What Is the S&P 500?
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The S&P 500 index is a basket of 500 of the largest U.S. stocks, weighted by market capitalization. The index is widely considered to be the best indicator of how large U.S. stocks are performing on a day-to-day basis.
Composition of the S&P 500
As we mentioned, the S&P 500 consists of 500 large-cap U.S. stocks, which combine for about 80% of all U.S. market capitalization. For this reason, the S&P 500 is considered to be a good indicator of how the U.S. markets are doing.
To be added to the S&P 500, the following criteria must be met:
- It must be a U.S. company.
- The market cap must be $5.3 billion or more.
- The public float must consist of at least 50% of outstanding shares.
- It must have positive reported earnings in the most recent quarter, as well as over the four most recent quarters.
- The stock must have an active market and must trade for a reasonable share price.
Meeting these criteria isn't a guarantee that a stock will join the S&P 500 -- these are just the minimum requirements.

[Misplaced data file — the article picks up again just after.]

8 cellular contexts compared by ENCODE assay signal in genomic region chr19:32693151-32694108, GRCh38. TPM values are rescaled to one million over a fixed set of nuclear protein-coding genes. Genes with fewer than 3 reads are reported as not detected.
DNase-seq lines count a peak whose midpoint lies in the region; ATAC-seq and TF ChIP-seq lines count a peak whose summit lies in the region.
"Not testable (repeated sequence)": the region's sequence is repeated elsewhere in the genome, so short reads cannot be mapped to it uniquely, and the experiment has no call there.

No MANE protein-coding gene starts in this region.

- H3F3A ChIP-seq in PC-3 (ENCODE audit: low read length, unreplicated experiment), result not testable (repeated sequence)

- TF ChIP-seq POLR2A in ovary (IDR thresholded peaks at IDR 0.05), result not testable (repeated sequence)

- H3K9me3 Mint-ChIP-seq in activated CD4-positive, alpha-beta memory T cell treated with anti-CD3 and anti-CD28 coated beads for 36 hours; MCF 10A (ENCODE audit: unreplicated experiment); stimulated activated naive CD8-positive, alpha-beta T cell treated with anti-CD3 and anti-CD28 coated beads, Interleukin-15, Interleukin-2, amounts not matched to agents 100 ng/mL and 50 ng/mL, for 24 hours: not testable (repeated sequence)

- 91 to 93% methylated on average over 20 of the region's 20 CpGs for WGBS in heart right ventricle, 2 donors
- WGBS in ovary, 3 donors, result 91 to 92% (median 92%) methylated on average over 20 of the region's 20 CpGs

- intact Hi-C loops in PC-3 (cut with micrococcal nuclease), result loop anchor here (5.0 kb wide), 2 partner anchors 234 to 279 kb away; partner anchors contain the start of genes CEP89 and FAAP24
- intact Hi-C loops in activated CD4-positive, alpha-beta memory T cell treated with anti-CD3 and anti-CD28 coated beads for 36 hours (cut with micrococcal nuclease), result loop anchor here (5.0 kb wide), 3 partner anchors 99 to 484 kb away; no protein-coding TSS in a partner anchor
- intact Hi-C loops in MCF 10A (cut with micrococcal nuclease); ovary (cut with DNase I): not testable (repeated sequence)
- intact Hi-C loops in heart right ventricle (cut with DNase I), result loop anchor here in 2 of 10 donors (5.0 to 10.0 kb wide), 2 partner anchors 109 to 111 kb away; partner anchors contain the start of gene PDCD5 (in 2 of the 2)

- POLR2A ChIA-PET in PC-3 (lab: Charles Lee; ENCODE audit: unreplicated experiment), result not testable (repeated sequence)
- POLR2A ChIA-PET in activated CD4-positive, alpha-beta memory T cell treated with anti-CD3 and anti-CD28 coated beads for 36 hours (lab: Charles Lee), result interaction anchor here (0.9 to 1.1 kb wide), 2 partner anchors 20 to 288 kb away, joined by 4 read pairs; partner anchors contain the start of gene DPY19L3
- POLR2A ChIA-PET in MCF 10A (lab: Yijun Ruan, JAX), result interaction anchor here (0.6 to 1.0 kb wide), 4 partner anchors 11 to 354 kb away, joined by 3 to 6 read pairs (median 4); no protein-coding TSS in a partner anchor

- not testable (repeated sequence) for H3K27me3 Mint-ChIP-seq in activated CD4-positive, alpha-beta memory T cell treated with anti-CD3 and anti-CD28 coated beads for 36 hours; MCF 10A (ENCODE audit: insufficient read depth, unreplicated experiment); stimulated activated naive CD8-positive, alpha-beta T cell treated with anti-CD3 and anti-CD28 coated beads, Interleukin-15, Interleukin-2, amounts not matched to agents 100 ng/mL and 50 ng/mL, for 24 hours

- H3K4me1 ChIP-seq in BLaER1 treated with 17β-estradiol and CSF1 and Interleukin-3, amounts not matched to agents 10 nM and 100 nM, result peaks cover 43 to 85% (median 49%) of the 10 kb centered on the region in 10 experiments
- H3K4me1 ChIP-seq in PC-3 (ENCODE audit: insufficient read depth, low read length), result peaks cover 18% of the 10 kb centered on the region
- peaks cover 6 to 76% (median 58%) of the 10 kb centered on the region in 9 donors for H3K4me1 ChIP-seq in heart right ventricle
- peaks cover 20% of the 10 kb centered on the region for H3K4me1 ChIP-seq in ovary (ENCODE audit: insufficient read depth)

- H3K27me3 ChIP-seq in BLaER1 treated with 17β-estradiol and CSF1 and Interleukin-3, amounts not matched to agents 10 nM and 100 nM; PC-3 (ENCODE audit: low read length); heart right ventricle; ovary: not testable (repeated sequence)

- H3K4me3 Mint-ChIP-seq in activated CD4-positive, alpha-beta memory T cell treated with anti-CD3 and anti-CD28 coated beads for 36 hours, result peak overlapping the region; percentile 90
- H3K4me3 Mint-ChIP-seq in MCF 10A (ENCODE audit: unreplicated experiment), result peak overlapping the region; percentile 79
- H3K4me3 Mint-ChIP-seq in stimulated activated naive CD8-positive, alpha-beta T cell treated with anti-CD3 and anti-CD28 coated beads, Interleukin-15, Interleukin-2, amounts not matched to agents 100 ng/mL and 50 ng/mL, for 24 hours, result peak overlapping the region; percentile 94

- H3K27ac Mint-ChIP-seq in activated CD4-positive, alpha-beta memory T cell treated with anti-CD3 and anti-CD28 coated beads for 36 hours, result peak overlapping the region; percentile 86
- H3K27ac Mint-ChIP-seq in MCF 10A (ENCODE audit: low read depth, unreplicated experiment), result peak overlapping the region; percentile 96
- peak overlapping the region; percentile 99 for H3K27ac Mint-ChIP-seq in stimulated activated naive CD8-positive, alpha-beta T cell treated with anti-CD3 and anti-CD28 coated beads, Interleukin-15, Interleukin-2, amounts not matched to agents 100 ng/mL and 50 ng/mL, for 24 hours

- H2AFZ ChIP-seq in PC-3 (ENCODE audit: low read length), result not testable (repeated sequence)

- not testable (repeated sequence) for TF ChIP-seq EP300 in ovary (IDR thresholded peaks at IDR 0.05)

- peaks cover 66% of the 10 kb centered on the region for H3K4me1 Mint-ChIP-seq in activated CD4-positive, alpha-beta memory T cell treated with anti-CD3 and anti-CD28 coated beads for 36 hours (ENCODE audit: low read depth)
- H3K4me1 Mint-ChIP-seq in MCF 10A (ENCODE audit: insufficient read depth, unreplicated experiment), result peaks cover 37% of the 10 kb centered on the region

As of May 31, 2016, the 10 largest companies in the S&P 500 are:
- Johnson & Johnson
- General Electric
- Berkshire Hathaway (B shares)
- JPMorgan Chase
Weighting of the S&P 500
As we mentioned, the index is weighted by market capitalization.
Market-cap weighting means that the portion of the index represented by each company is proportional to its market capitalization. For example, Apple is the largest component of the S&P 500, and its market cap is equal to about 2.9% of the index total, so this much of the index is dependent on Apple's performance.
Unlike the Dow Jones Industrial Average, which is price-weighted, the S&P 500 is considered a better picture of how stocks (and therefore investors) are doing since it is influenced more by the performance of larger companies that make up more of investors' portfolios.
How to invest in all 500 stocks
If you want to invest in the S&P 500, it's generally not practical to actually purchase shares of all 500 stocks. However, you can get exposure to all 500, in their corresponding weights, by investing in a S&P 500 index fund.
These come in the form of mutual funds or ETFs. The Vanguard S&P 500 ETF is a popular example. It has over $230 billion in net assets, spread out proportionally among all of the stocks in the S&P 500 index. And its rock-bottom 0.05% expense ratio won't eat up too much of your profits.
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